UK: +44 (0) 1865 989470 / AUS: +61 2 9870 4000

The benefits of facial identification

Facial identification is growing in popularity for commercial use, due to recent advances in reliability, accuracy, and performance. Additionally, facial recognition technology does not require any physical contact or interaction with the person being identified, making it one of the least intrusive forms of biometric identification.

Facial Identification

While individuals may share some similar facial features, facial recognition technology is able to make use of around 80 individual facial features and bring them together to create a faceprint that can identify an individual accurately.  These features are known as nodal points, and include the depth of the eye sockets, the shape of the cheekbones, length of the jawline and distance between the eyes. Individual distinguishing features, such as moles, can also be added to the system to increase security.

The four key steps in the facial recognition process are:

Finding the Face

Systems process numbers, so the first step is to teach the system to find the face in an image. Dark pigmentation, poor lighting, low resolution, facial paraphernalia, and camera angles can all “hide” a face mathematically. This is where sophisticated algorithms and face tracking technology is used to isolate the face, no matter the camera angle or lighting.

Normalising the Face

Before any matching can take place, faces must be distilled into common “dataset” as defined in international (NIST) standards. To a human observer, this dataset looks like a well-illuminated image of a forward-looking face, both eyes open, and undistorted by facial expressions or hidden by facial paraphernalia. Since not all face images are quite this perfect, the software must normalise the image.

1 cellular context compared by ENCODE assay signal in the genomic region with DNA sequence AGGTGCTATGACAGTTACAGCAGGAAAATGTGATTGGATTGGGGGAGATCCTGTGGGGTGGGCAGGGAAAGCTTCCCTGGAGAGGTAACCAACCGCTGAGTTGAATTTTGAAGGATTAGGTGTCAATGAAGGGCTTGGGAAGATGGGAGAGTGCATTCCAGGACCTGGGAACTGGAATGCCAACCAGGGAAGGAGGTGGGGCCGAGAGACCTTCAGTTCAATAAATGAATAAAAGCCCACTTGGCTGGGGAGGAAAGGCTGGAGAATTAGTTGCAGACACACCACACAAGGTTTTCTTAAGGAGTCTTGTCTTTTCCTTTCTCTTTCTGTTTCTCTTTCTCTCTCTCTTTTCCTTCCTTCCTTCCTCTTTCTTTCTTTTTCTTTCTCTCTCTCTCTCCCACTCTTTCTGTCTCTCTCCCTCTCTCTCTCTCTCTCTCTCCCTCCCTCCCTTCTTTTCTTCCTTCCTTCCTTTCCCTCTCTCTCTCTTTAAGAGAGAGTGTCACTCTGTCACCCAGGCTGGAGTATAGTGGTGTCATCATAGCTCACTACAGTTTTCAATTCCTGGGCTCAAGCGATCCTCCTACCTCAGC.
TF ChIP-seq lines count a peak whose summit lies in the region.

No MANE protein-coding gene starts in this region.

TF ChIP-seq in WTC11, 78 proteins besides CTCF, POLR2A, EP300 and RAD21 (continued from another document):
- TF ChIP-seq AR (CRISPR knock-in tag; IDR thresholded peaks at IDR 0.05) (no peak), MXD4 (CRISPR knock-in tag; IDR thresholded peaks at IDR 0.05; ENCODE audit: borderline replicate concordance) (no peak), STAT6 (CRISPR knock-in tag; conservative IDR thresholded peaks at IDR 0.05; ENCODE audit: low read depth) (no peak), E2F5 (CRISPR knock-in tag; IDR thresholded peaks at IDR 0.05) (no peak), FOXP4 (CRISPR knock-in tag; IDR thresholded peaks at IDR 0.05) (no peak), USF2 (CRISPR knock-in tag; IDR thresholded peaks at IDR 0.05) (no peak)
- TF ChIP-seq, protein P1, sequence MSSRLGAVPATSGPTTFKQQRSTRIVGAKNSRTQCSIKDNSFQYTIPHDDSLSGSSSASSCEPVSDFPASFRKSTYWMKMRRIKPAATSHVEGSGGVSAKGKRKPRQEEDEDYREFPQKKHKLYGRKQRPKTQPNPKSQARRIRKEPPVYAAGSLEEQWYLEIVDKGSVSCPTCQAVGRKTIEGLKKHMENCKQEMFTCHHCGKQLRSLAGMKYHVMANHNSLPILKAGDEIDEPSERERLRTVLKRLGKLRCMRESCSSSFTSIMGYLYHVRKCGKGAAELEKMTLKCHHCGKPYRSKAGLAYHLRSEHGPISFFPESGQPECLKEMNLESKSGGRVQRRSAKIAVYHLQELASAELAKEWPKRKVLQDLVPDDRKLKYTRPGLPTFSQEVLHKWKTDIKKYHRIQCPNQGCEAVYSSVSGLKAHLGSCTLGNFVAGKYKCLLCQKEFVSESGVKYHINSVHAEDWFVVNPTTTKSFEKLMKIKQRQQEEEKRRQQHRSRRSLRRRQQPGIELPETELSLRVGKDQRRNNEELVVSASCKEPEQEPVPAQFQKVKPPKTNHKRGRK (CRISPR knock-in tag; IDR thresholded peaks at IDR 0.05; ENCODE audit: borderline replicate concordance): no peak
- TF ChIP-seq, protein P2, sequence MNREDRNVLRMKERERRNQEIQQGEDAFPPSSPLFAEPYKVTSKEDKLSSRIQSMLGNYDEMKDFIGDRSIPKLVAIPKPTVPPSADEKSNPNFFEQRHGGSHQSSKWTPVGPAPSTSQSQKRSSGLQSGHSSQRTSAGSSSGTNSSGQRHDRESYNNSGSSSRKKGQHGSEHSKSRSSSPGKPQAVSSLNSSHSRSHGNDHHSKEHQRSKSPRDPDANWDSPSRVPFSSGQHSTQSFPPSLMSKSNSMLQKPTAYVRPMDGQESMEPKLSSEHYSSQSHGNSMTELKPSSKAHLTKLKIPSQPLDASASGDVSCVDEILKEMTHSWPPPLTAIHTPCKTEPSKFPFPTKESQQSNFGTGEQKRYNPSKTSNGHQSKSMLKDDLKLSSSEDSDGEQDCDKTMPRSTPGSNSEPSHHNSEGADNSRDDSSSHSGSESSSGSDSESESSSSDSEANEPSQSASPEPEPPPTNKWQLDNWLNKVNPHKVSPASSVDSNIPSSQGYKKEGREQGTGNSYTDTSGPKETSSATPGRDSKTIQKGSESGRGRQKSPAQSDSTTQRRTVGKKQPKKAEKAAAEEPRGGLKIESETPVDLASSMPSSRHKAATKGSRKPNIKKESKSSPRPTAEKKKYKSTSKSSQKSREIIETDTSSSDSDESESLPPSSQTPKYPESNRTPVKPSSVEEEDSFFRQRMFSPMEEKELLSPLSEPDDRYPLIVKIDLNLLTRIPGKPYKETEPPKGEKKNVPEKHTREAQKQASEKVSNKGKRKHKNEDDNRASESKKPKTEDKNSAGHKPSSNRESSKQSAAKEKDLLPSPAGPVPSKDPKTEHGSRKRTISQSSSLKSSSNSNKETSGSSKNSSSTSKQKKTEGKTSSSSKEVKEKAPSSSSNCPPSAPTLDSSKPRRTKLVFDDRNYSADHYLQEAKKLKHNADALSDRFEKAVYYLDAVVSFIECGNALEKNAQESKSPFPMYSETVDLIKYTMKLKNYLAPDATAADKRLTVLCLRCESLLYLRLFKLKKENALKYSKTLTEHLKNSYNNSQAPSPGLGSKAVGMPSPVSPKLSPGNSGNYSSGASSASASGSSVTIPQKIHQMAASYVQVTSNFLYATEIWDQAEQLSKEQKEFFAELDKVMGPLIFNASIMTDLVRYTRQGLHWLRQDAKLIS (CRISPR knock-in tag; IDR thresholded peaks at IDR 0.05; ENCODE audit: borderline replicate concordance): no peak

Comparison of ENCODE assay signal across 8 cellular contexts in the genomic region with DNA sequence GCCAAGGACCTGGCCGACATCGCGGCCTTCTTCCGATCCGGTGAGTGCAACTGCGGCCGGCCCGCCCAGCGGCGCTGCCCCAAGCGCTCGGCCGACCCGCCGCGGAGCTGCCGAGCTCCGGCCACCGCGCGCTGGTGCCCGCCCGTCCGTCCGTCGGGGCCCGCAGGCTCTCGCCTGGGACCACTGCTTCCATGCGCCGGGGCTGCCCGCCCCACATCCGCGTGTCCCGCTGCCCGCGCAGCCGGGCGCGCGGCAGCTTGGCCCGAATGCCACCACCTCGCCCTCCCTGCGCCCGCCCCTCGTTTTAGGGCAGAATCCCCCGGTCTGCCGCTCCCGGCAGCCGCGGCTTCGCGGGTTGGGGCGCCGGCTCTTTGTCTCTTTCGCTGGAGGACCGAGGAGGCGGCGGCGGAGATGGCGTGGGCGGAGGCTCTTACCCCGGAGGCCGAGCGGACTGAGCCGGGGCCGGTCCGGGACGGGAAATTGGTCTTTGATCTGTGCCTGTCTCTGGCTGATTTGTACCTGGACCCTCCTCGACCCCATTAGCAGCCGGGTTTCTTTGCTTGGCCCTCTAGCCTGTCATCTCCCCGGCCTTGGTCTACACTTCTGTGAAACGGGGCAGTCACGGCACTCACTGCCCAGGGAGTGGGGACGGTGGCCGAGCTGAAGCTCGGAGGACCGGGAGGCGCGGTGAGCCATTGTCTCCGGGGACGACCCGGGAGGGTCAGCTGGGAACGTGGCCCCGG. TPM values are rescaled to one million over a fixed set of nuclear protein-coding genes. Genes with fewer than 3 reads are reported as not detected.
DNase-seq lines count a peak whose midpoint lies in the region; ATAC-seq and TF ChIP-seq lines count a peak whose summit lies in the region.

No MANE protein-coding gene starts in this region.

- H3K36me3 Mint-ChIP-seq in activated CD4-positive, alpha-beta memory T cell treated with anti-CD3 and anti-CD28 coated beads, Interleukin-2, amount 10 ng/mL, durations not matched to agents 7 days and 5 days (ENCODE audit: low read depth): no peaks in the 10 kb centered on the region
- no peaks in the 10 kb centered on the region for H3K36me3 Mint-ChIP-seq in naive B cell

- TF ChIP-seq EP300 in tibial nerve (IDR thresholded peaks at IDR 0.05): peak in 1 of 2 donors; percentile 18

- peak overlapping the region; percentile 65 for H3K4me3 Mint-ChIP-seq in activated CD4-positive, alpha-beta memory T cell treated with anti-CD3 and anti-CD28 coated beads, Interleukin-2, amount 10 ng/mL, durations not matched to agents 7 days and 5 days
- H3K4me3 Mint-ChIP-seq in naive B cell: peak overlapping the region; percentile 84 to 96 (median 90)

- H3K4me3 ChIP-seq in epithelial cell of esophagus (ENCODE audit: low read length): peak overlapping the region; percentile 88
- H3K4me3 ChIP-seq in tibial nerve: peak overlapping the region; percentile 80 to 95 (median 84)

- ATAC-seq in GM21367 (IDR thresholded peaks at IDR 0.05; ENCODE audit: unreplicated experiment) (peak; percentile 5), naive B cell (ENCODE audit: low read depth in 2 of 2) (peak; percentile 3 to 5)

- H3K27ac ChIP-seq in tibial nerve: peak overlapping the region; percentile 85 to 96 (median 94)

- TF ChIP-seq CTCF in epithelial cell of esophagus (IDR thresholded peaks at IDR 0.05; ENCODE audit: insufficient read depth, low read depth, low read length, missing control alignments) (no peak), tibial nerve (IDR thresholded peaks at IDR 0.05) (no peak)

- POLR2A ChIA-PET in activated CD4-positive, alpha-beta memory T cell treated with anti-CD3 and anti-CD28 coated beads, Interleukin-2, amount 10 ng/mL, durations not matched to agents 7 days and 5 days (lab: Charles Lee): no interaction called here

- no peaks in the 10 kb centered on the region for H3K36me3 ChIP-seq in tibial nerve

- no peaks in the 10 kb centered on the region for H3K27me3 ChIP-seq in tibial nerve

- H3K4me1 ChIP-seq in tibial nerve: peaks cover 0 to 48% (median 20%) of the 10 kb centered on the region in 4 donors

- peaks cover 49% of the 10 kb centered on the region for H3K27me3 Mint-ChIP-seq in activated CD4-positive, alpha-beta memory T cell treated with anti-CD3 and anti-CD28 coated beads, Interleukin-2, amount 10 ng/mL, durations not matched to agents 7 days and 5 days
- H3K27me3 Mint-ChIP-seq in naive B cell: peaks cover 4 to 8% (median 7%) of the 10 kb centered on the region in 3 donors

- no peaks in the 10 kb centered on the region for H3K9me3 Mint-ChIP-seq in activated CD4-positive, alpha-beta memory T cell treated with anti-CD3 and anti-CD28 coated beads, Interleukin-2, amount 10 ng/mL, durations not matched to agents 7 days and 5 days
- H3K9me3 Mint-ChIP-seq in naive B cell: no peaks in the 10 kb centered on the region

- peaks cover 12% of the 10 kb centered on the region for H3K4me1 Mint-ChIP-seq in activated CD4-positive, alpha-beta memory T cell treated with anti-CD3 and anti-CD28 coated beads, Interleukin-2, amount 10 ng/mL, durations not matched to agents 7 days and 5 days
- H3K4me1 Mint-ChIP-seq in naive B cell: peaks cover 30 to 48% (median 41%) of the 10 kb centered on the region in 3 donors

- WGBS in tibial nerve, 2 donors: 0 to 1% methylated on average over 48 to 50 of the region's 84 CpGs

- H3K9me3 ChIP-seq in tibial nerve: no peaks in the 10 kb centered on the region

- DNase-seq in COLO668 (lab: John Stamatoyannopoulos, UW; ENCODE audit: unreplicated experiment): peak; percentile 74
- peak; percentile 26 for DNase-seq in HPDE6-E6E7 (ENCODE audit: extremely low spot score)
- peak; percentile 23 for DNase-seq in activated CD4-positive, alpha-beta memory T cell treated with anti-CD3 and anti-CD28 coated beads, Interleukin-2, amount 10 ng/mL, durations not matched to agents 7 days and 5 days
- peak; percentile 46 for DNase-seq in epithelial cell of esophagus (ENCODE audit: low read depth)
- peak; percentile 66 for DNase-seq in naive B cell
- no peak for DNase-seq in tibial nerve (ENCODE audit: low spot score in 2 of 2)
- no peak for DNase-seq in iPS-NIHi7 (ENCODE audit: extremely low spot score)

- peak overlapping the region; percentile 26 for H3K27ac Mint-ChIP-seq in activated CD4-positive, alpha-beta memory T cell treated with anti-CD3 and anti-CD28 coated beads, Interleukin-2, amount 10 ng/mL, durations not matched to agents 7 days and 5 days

Extracting Information

An algorithm is then used for "Feature extraction". The objective is to find and isolate the most useful numerical information in each face, that best accounts for the variation between faces. This information can then be translated into a set of relationships that can be accurately compared with other face datasets.

Matching the Face

The “recognition” part involves comparing the extracted data of an unknown face with the extracted data of known faces. The face datasets are compared, differences in data are identified, and, when the data is similar, a probability (score) is assigned.

Business applications

Facial recognition systems are best suited to secure, controlled environments where the subjects are known to the system and new users can be on-boarded via a formal procedure.


Time and
Attendance


Workforce
Communication


Access
Control

Industry solutions

The increasing sophistication of facial recognition systems makes them ideal for high value, high-security environments.


Banking
and Finance


Retail and
Logistics


Justice and Law
Enforcement

Benefits summary

Unobtrusive
Users can be identified from a distance without making contact with any surface. Due to the popularity of this method in many smartphones, most users are already familiar with the technology.

Flexible implementation
This method requires good lighting, so this needs to be taken into account when selecting the best methodology for a given application.

Future proof
The algorithms used to match facial features have improved dramatically in recent years. Software updates which improve the performance of the system can be deployed as they become available.

Let’s start a conversation

Deciding which biometric modality to use can be confusing. But remember, the technology is only a small part of a successful solution. We focus on your business challenges first, to determine what solution will work best for your environment. In fact, that’s why Argus exists. We’d love to help you put identity and the centre of your organisation, so let’s connect!